Maya Zach ’17 / Emertainment Monthly Staff Writer
Though the questions ranged in subject, the main two topics of discussion were Kirkman’s long-running zombie series, The Walking Dead, and new series Outcast.
When writing The Walking Dead comics, Kirkman likes to surprise himself as much as his readers. He makes major decisions quickly—even hastily—and doesn’t let himself second-guess them. This makes the story more spontaneous, unpredictable, and realistic. And is probably the main cause of character deaths.
When an audience member hinted at the fact that The Walking Dead was selling out, Kirkman joked, “if Disney is listening, there is a number.” But Kirkman is very intent on keeping the series contained. Rather than making spinoff comics, he chose to keep the series “pure.” The comics are completely linear and easy to follow, unlike many superhero series. He insists that the novels and the video games are completely unnecessary to the story; they are solely an addition that gives the devoted fans further ways to interact with the series. The merchandise, on the other hand, has gotten rather out of hand. This is mainly due to AMC, which Kirkman has no control over.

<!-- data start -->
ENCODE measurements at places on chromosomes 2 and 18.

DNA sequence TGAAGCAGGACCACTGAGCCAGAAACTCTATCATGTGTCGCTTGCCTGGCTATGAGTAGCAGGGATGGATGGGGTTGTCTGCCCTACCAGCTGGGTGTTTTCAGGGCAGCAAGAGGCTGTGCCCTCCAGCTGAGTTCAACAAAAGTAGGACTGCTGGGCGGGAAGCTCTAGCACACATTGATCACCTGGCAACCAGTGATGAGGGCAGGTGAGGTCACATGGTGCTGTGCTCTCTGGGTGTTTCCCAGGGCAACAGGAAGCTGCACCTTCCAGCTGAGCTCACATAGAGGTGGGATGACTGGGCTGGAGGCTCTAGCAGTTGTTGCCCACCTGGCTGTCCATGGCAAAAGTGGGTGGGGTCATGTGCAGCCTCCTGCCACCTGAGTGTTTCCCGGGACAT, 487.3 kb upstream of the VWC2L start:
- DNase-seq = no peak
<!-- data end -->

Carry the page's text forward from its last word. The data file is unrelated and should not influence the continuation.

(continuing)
Robert Kirkman’s is pairing with Paul Azaceta to create Outcast, a story about demonic possession that will hit stands this June. Where The Walking Dead’s tension was based on the survival aspects of the apocalypse, Outcast will be fueled by the sheer creepiness in both the story and art. When discussing Outcast, Kirkman seems incredibly eager; it is clear that the comic speaks to him on a personal level. This passion will bring the story to the next level. Plus, Kirkman admits that he can’t script at night because it is just that terrifying. What more can one ask from a horror comic?
Kirkman confirmed that Tech Jacket Digital, the 3-part addition to Tech Jacket, which is currently sold exclusively as a digital comic, will be compiled in physical form in the future. He and Image Comics are testing the waters for digital launches. They are interested in discovering whether the hype from the digital comic will increase the purchases of the physical edition.
Kirkman also spoke a bit about his work habits. He typically works from 9am to 6pm every weekday, taking nights and weekends off. This gives him time to spend with his family and space to think about things other than his comics. In his writing, he borrows a lot from his personal life, whether it’s situations or character concepts. And though he works on numerous projects, each book has its own separate universe in his mind, so they tend not to overlap and obstruct each others’ growth.